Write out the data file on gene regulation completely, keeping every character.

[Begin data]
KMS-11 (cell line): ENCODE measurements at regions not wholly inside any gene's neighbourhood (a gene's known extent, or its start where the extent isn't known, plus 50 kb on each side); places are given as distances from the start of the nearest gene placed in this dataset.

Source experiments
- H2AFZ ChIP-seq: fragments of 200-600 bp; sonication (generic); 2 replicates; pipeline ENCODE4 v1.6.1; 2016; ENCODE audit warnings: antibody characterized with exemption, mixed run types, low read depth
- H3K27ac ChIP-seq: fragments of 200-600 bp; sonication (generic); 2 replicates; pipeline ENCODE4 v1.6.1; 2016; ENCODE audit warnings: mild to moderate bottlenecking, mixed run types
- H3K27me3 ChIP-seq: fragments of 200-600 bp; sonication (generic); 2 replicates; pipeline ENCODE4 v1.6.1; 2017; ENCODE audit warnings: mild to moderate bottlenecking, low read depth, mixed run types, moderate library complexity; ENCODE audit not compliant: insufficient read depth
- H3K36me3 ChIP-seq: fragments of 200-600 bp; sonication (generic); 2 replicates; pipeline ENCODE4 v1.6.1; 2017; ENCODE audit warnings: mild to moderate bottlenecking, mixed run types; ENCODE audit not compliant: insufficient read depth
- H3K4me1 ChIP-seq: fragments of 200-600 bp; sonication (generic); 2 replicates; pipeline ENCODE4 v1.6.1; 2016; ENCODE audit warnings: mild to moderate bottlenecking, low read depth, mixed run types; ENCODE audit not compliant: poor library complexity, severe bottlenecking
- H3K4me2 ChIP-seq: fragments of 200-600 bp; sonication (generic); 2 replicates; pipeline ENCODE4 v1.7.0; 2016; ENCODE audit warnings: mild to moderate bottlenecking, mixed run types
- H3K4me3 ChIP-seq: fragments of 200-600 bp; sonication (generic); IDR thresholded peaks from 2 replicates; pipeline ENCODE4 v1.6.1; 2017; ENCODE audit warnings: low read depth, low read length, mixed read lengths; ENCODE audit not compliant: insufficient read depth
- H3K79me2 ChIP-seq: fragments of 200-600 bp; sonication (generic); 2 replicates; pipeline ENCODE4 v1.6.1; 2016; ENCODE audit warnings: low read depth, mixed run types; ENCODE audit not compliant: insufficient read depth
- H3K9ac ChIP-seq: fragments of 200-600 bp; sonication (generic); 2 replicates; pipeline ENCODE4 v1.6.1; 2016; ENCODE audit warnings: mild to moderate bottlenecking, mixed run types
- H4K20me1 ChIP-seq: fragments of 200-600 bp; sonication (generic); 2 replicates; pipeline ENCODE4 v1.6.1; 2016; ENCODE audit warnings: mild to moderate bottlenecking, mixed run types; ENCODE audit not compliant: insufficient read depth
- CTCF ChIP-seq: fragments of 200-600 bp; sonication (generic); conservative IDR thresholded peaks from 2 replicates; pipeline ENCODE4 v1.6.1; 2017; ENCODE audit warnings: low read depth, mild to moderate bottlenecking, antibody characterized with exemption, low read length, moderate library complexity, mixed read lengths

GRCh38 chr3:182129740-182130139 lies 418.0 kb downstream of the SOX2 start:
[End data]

KMS-11 (cell line): ENCODE measurements at regions not wholly inside any gene's neighbourhood (a gene's known extent, or its start where the extent isn't known, plus 50 kb on each side); places are given as distances from the start of the nearest gene placed in this dataset.

Source experiments
- H2AFZ ChIP-seq: fragments of 200-600 bp; sonication (generic); 2 replicates; pipeline ENCODE4 v1.6.1; 2016; ENCODE audit warnings: antibody characterized with exemption, mixed run types, low read depth
- H3K27ac ChIP-seq: fragments of 200-600 bp; sonication (generic); 2 replicates; pipeline ENCODE4 v1.6.1; 2016; ENCODE audit warnings: mild to moderate bottlenecking, mixed run types
- H3K27me3 ChIP-seq: fragments of 200-600 bp; sonication (generic); 2 replicates; pipeline ENCODE4 v1.6.1; 2017; ENCODE audit warnings: mild to moderate bottlenecking, low read depth, mixed run types, moderate library complexity; ENCODE audit not compliant: insufficient read depth
- H3K36me3 ChIP-seq: fragments of 200-600 bp; sonication (generic); 2 replicates; pipeline ENCODE4 v1.6.1; 2017; ENCODE audit warnings: mild to moderate bottlenecking, mixed run types; ENCODE audit not compliant: insufficient read depth
- H3K4me1 ChIP-seq: fragments of 200-600 bp; sonication (generic); 2 replicates; pipeline ENCODE4 v1.6.1; 2016; ENCODE audit warnings: mild to moderate bottlenecking, low read depth, mixed run types; ENCODE audit not compliant: poor library complexity, severe bottlenecking
- H3K4me2 ChIP-seq: fragments of 200-600 bp; sonication (generic); 2 replicates; pipeline ENCODE4 v1.7.0; 2016; ENCODE audit warnings: mild to moderate bottlenecking, mixed run types
- H3K4me3 ChIP-seq: fragments of 200-600 bp; sonication (generic); IDR thresholded peaks from 2 replicates; pipeline ENCODE4 v1.6.1; 2017; ENCODE audit warnings: low read depth, low read length, mixed read lengths; ENCODE audit not compliant: insufficient read depth
- H3K79me2 ChIP-seq: fragments of 200-600 bp; sonication (generic); 2 replicates; pipeline ENCODE4 v1.6.1; 2016; ENCODE audit warnings: low read depth, mixed run types; ENCODE audit not compliant: insufficient read depth
- H3K9ac ChIP-seq: fragments of 200-600 bp; sonication (generic); 2 replicates; pipeline ENCODE4 v1.6.1; 2016; ENCODE audit warnings: mild to moderate bottlenecking, mixed run types
- H4K20me1 ChIP-seq: fragments of 200-600 bp; sonication (generic); 2 replicates; pipeline ENCODE4 v1.6.1; 2016; ENCODE audit warnings: mild to moderate bottlenecking, mixed run types; ENCODE audit not compliant: insufficient read depth
- CTCF ChIP-seq: fragments of 200-600 bp; sonication (generic); conservative IDR thresholded peaks from 2 replicates; pipeline ENCODE4 v1.6.1; 2017; ENCODE audit warnings: low read depth, mild to moderate bottlenecking, antibody characterized with exemption, low read length, moderate library complexity, mixed read lengths

GRCh38 chr3:182129740-182130139 lies 418.0 kb downstream of the SOX2 start: